It was a crowded pool at a birthday party in a Villa Park home. It was a perfect day for a party – warm and sunny. There were plenty of kids in the pool and even more adults standing around the pool watching them. But not one of those kids or adults noticed 4-year-old Aurora Pruitt of Moreno Valley slip underwater and drown in the shallow end of the pool, according to an article in The Orange County Register.
The article states that there were as many as 15 children in the pool ranging in age from 3 to 16 years old. According to the report, five adults were watching the children. They made the horrible discovery at lunch time when all the children got out of the pool except for little Aurora. A parent, who saw her at the bottom of the shallow end of the pool, pulled her out and tried to resuscitate her, but didn’t succeed. Paramedics rushed her first to Chapman Medical Center and later to Children’s Hospital of Orange County in Orange, where she died just after 9 p.m. Tuesday.
According to the Orange County Sheriff’s Department, 18 children under the age of 18 have drowned in Orange County since January and nine of those children who drowned were under 13 years of age.
These are truly alarming numbers for Orange County. Drowning is the leading cause of death for young children in Orange County and California where backyard pools are the norm rather than the exception. Pools are a great resource and a pool parties are a great activity for the summer. But they can also be a liability. If a child drowns in your backyard pool under your watch, you could be held liable.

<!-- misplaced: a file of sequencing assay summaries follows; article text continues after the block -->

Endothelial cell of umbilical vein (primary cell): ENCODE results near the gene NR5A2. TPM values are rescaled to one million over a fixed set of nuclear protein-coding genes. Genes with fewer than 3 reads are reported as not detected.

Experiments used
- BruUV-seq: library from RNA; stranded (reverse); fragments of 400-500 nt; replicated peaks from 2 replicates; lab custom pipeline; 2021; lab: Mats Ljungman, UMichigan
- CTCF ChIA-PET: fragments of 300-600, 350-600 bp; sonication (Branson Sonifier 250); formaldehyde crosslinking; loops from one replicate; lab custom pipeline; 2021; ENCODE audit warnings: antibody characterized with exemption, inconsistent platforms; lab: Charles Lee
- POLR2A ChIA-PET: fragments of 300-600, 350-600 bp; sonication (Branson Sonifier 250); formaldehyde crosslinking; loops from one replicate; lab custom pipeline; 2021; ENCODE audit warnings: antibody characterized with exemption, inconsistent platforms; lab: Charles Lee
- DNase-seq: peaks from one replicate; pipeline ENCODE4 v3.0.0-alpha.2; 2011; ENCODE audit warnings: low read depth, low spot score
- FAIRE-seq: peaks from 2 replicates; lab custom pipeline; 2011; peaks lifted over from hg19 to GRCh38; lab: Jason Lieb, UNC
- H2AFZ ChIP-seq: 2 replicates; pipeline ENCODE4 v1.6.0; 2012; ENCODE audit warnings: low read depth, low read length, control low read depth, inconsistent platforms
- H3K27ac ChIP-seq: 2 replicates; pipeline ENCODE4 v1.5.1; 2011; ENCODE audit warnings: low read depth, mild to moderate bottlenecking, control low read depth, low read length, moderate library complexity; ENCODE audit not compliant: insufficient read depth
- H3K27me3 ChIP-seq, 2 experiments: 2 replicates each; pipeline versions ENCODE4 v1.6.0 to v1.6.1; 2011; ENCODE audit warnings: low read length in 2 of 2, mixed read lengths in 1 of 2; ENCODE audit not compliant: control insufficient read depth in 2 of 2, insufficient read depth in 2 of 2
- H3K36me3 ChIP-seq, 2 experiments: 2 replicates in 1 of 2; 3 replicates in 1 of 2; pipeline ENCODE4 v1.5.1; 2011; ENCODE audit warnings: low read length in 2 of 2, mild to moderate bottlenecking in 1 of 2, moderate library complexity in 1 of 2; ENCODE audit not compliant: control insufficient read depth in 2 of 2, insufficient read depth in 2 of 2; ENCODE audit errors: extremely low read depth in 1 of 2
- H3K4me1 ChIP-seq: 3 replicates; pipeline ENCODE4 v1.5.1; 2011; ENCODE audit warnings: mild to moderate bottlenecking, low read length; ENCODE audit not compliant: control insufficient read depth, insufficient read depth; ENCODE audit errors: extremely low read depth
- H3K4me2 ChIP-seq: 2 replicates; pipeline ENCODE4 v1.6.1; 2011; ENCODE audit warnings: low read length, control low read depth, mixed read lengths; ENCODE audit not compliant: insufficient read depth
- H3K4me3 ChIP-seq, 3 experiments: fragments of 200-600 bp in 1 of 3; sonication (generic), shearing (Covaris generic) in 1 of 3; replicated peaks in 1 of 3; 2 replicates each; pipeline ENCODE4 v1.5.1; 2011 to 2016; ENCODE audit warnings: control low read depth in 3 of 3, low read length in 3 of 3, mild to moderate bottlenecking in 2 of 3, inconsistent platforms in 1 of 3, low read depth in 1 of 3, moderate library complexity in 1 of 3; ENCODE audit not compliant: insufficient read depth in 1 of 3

In this case, it seems as if adults were watching the children in the pool, but the pool was just too crowded. Also remember, it takes but a few minutes for a child to silently slip underwater and become unconscious. These drownings or near-drownings, if they don’t result in death, could result in severe brain damage. Do not let this happen to your children or any child under your watch.
Here are some tips to organize a safe pool party from the American Red Cross’ Web site: http://www.redcross.org/services/hss/aquatics/FAQ.htm#Q7 • Make sure that parents or caretakers of all invited guests are aware that the party is a pool party.
• If possible, have a lifeguard on duty.
• If not hiring a lifeguard, identify or appoint responsible adults to supervise the pool when it is being used. These individuals must understand and accept responsibility for monitoring the pool and should be trained in CPR, first aid and water safety.
• Establish rules for safety such as prohibiting all dives into shallow water; walking – no running on the deck; not permitting glass in the pool area
• Do not serve alcoholic beverages to guests who are or will be participating in water activities.
• Maintain cleanliness of water. Water should be chemically treated and tested regularly.
• Check with the homeowner’s insurance company to determine the limits of coverage. Additional coverage for the event may be required.
If you have any questions or would like to contact me to find out about your legal options in a pool drowning or near-drowning case, call me, John Bisnar of Bisnar Chase Personal Injury Attorneys, for a free consultation. 800-259-6373.